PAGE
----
President M. Nixon is not generally admired as a fountain of profundity. But attention should be paid by sore political losers to this pithy remark: "You've got to learn to survive a defeat. That's when you develop character." Among those who would profit from heeding the remark are the daily protesters of the election of Donald Trump as president of the U.S., Green Party candidate Jill Stein, The New York Times, and now Recep Tayyip Erdoğan, president of Turkey.
On November 24, 2016, the Parliament of the European Union in Strasbourg voted by 471 to 37 and 107 abstentions to halt talks concerning Turkey's accession to membership of the EU. President Erdoğan, both pre-emptively and after the decision of the E.P., declared that the vote had no value at all. At the meeting in Istanbul on November 23, 2016 of the Organization of Islamic Cooperation, he first declared that "this vote has no value at all, no matter what result emerges." Erdoğan is the latest on the list of sore political losers.
The majority in the European Parliament was critical of the "disproportionate repressive measures" taken by Turkey in response to the attempted coup to overthrow the government, a coup that failed, on July 15, 2016. Erdoğan's ongoing response has been vigorous and brutal. More than 130,000 state employees have been fired, 40,000 have been jailed, 375 organizations including news outlets were shut down, and more controls were put on the media.
All people, officials and police, accused of being linked to Fethullah Gülen, supposedly the mastermind behind the attempted coup, though he has lived in Saylorsburg, Pennsylvania since 1999, were dismissed. Gülen, the 75-year-old Turkish preacher and writer and founder of a supposedly moderate Muslim movement, has denied his involvement in the coup, which has led to the purge of his supporters.
In a somewhat provocative manner, since he knew it would be an action uncongenial to the EU, Erdoğan said he would support the return of the death penalty if the Turkish parliament voted for it. He also imposed a state of emergency that is likely to be renewed.
The vote of the E.P. was nonbinding, but it is an indication of opinions likely to be exchanged at the meeting of the foreign ministers of the EU in December 2016, when the application of Turkey to become a member of EU will be debated. For fifty years, Turkey has expressed such interest; it has been an official candidate since 1999, and accession negotiations were started in 2005 but have not proceeded with all deliberate speed.
The decision of the foreign ministers on EU membership will inevitably be related to the solution of the massive migration problem confronting Europe. On November 2, 2015, an agreement was reached between the two sides to stem the flow of irregular migrants and refugees to Europe over the Aegean Sea. Turkey would return migrants not in need of international protection. Turkey currently hosts 2.7 million refugees.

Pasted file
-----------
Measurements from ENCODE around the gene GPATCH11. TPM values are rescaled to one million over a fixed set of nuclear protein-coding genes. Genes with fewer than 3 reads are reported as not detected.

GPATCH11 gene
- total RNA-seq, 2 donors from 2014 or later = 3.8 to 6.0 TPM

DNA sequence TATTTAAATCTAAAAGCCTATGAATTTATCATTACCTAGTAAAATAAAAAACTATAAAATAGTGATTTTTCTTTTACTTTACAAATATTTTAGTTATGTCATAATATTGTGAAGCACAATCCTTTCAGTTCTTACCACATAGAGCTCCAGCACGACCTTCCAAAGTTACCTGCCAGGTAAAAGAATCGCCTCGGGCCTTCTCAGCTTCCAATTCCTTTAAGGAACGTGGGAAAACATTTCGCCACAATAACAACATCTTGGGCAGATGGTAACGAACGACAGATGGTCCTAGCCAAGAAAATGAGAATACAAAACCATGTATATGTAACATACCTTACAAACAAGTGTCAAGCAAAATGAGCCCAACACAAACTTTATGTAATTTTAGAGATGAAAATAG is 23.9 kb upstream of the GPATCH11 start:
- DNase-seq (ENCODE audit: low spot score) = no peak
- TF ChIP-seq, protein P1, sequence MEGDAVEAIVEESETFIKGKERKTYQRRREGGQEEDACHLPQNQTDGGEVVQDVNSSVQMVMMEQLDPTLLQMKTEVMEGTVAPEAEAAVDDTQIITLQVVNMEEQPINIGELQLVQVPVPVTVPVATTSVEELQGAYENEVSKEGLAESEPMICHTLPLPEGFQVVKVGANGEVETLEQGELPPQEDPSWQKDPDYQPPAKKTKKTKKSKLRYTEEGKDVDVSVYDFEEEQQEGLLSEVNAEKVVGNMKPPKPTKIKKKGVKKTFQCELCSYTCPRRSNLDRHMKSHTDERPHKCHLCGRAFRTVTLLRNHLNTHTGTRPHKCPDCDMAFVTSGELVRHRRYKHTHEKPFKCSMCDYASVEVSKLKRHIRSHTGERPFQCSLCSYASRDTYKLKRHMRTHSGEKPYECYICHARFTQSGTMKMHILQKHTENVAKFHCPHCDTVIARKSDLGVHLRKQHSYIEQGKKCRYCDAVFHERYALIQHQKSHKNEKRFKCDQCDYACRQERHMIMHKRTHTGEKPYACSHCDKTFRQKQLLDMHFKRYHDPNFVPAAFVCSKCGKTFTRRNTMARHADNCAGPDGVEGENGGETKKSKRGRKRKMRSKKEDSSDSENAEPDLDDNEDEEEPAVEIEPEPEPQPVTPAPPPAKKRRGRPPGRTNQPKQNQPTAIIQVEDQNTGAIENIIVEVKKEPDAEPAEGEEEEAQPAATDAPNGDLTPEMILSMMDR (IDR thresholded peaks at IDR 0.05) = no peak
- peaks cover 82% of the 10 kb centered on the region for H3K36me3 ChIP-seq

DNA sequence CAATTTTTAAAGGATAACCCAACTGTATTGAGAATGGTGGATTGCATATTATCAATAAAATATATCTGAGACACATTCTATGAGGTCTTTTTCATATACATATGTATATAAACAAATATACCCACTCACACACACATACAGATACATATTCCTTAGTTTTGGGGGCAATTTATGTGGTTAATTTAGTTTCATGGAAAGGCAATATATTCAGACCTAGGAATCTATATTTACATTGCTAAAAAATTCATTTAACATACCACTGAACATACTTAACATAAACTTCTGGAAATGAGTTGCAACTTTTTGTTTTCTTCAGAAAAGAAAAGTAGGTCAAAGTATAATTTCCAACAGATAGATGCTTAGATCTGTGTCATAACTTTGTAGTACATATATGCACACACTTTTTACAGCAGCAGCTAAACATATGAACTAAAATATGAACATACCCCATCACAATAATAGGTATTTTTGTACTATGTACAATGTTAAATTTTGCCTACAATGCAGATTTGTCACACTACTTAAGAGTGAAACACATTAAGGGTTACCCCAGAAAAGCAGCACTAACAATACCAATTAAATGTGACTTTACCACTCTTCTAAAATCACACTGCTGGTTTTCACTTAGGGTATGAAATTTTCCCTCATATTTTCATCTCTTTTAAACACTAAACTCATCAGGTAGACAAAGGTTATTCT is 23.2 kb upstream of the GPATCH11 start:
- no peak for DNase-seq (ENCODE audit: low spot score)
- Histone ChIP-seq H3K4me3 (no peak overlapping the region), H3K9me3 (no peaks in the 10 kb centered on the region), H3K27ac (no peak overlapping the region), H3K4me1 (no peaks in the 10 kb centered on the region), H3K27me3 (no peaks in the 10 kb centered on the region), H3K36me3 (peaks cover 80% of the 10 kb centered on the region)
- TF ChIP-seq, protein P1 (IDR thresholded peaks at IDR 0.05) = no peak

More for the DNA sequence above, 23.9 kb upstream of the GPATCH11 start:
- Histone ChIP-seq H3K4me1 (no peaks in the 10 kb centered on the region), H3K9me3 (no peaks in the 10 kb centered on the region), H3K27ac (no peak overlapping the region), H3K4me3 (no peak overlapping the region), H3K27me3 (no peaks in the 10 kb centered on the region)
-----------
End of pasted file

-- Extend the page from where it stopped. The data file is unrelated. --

In return for Turkey's promise to control or limit the flow of migrants, the EU on March 18, 2016 agreed to grant the country the initial sum of 3 billion euros in 2016 and 2017, and a further 3 billion euros in 2018, to cope with the refugees.
The agreement also dealt with the wish of Turkey to obtain visa-free travel for its citizens into Europe and called for discussion of Turkey's application to continue. Turkey agreed to an arrangement on halting the flow of migrants. This has been partially successful; in 2016, only 171,000 crossed the sea into Greece, compared with 740,000 in 2015.
The United States as well as the EU must be concerned with the issue of Turkey in view of Turkey's membership in NATO, Turkey's unique geo-strategic position in both Euope and Asia (97% in Asia), and its relations with the Muslim world. Turkish forces are the second largest army in NATO and thus could add to Europe's security though it contributes only 1.5 % of its GDP to defense. The Trump administration will be particularly concerned by Turkey's threat to join the Shanghai Cooperation Organization, of which China and Russia are members.
Therefore, a number of problems, cultural, religious, and geographic, confront the EU directly and the U.S. indirectly. Already the issue is complicated since 10 million Turks live in Europe.
The insuperable problem is that democracy in Turkey is being reduced. Instead of becoming, like Israel, a democratic, pluralistic society in the Middle East, Turkey has, under Erdoğan, become more illiberal, with power centralized in the presidency, tension between military figures and Islamic fundamentalists, denial of minority rights, and inadequate provision for the rights of women. Its economy is suffering; GDP per capita is less than half the EU average.
Moreover, Erdoğan has threatened to allow Muslim immigration to European safe havens and to open Turkey's borders after the E.P. vote. He has also accused the West of providing a safe haven for the Kurdistan Workers' Party (PKK), which has engaged in an insurgency for 30 years.
At this point, it is doubtful that conditions are in place to allow visa-free travel for Turks in Europe. Even more important, it is unlikely that Turkey is genuinely interested in a structured and high-level dialogue concerning membership in the EU. The Trump administration and the EU leaders should call for major changes in Turkish political behavior before they assent to Turkish membership of the EU.